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Legislative Report - Week of 2/5

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The 2024 short session runs Feb. 5 through March 10th. Bills in most committees must be scheduled for a work session by Feb. 12 and acted on by Feb. 19th in the first chamber. The legislative calendar is posted on the Oregon Legislature website.

Oregon Department of Agriculture (ODA) 

Lisa Charpolliz Hanson was confirmed by the Oregon Senate on Feb. 9th as the permanent Dept. of Agriculture Director

Air Quality 

The 2022 Air Quality Monitoring Report is now available on Oregon DEQ’s website.


By Peggy Lynch

On Feb. 7th, the House and Senate Revenue Committees heard the latest Revenue Forecast. The revenue from December was only up $76 million, but in closing the books for the 2021-23 session, an additional $446 million was returned to the General Fund unspent. There is about $1.656 billion total to be allocated. However, some legislators have shared that, because much of that money will need to be used for housing (the Governor asked for $600 million), Measure 110 costs (both behavior health and community safety), childcare ($78 million or more) and other priorities, there may be only $100 million for other legislator requests. Peter Wong of the Portland Tribune reports “Steiner said she wants to maintain the transfer of 1% of the budget’s ending balance to the state’s general reserve, known as the rainy-day fund, which is required by law. She also said an additional amount should be reserved for the full two-year cost of new programs started in this budget cycle.” “The economists have trimmed their outlook for revenue growth later this decade.”

LC 305 was filed on Feb. 7th as the beginning omnibus budget bill for 2024. (It will become a Senate Bill.) You will see items approved during the November and January Legislative Days in LC 305. Then there are state agency adjustments that have been requested. And monies to be saved in case of emergencies (such as our summer wildfire season) before the 2025 session and changing needs under the Oregon Health Authority and Dept. of Human Services. Currently there are concerns about revenue for that 2025-27 session so budget writers will want to keep money to cover those expected costs. 

Bonding capacity remains the same: $65.8 million in remaining general obligation bond capacity and $27.4 million in remaining lottery bond capacity for the 2023-25 biennium. See LC 308 and LC 309 that will be filled with bonding requests. These will be House bills and will show up in the Ways and Means Subcommittee on Capital Construction at the end of session.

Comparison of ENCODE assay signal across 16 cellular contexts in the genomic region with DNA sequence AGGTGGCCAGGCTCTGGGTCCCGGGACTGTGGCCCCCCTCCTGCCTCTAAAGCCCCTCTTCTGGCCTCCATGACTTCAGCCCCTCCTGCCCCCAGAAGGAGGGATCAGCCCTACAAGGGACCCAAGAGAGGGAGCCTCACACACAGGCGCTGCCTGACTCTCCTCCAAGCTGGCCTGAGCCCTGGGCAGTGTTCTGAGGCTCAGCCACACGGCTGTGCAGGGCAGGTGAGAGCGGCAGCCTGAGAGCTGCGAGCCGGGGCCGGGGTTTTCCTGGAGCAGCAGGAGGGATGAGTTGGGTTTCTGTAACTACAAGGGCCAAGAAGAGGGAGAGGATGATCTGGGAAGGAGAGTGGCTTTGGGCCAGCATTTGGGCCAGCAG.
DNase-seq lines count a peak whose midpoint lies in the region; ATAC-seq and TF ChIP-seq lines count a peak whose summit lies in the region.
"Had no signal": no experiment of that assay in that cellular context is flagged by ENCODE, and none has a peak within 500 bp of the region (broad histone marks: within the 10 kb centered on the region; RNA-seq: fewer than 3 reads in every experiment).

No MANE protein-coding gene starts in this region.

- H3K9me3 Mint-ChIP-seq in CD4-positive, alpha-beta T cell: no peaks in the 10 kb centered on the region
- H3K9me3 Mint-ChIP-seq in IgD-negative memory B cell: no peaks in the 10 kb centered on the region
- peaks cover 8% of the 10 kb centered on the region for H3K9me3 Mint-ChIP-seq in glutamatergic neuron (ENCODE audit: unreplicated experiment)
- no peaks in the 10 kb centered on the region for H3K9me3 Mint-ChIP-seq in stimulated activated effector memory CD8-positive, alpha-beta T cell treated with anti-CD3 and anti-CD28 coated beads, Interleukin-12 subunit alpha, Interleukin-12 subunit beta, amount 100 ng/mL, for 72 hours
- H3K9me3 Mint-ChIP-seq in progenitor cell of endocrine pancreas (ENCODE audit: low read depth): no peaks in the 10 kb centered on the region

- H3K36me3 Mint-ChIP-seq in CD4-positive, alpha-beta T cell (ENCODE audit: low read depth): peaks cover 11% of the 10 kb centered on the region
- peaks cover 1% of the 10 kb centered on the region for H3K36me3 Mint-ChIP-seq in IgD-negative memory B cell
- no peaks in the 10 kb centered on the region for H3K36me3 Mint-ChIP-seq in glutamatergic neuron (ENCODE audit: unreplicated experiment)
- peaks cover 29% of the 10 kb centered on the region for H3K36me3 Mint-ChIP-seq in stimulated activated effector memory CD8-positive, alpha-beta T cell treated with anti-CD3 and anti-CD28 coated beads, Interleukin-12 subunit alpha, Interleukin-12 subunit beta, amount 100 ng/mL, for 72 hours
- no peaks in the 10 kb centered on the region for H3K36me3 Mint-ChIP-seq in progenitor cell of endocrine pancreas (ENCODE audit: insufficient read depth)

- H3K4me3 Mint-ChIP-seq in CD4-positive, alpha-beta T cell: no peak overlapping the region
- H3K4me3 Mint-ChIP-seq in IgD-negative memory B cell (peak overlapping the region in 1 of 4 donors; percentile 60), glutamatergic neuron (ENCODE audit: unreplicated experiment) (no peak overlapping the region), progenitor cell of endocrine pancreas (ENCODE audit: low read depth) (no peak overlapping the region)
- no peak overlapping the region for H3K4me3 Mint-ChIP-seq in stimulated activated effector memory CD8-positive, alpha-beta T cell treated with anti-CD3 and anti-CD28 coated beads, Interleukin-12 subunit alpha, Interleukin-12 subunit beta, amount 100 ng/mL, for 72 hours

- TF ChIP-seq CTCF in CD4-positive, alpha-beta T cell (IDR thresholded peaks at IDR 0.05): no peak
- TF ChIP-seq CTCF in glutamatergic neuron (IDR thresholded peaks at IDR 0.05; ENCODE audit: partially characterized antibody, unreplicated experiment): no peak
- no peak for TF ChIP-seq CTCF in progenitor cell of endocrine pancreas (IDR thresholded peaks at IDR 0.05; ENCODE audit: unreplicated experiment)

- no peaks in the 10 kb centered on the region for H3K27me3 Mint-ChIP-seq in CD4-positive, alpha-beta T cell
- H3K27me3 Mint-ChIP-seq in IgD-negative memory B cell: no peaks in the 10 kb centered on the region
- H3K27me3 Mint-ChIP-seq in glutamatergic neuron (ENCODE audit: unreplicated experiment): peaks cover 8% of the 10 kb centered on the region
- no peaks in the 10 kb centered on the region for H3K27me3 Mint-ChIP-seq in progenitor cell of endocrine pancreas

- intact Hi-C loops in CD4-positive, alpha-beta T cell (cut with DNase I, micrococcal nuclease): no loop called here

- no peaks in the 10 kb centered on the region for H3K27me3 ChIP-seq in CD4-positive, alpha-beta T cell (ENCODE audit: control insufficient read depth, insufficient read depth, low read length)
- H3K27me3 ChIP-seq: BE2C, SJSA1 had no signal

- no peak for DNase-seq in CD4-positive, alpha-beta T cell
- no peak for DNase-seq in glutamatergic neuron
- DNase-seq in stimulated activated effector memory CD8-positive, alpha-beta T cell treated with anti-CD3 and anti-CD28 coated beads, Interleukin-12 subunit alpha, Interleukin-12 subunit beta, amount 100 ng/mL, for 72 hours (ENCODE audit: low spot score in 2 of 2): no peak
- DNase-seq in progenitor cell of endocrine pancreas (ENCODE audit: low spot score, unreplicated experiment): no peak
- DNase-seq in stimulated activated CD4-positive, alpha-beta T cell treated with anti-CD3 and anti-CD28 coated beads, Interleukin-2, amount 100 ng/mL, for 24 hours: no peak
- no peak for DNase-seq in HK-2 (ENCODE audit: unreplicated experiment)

Every policy bill that is sent to Ways and Means will be considered with the recognition of this limited revenue and if there will be “roll-up” costs for 2025-27 or are they one-time expenditures. Look for those bills to be considered in the Ways and Means Subcommittees ONLY when they have been approved by the Ways and Means Co-Chairs and Senate and House Leadership. 

As part of the 2025-27 costs, the average for PERS contributions is expected to go up from 18.6% to 19.7%, according to a Milliman projection at a PERS meeting on Feb. 2nd. That is slightly better than the 1.7% increase estimated last fall when the cost to the 2025-27 budget was estimated at $13 billion additional employer contributions. The official rate will be announced Oct. 4th.

The agency budget process for 2025-27 is beginning. Look for presentations to agency Boards and Commissions soon. More quarterly revenue forecasts will be provided before the Governor presents her budget by Dec. 1st

Personal income taxpayers can determine the amount of their kicker using a “What’s My Kicker?” calculator available on Revenue Online. To use the calculator, taxpayers will need to enter their name, Social Security Number, and filing status for 2022 and 2023. Taxpayers may also hand-calculate the amount of their credit by multiplying their 2022 tax liability before any credits—line 22 on the 2022 Form OR-40—by 44.28 percent. Your 2023 tax returns could be filed starting January 29. 

Here is a good video on property taxes in Oregon. Cities and counties rely on property taxes for the services they provide. It’s possible that there will be conversations on property tax reform in 2025. The Oregonian provides some insight into that future conversation.



By Claudia Keith and Team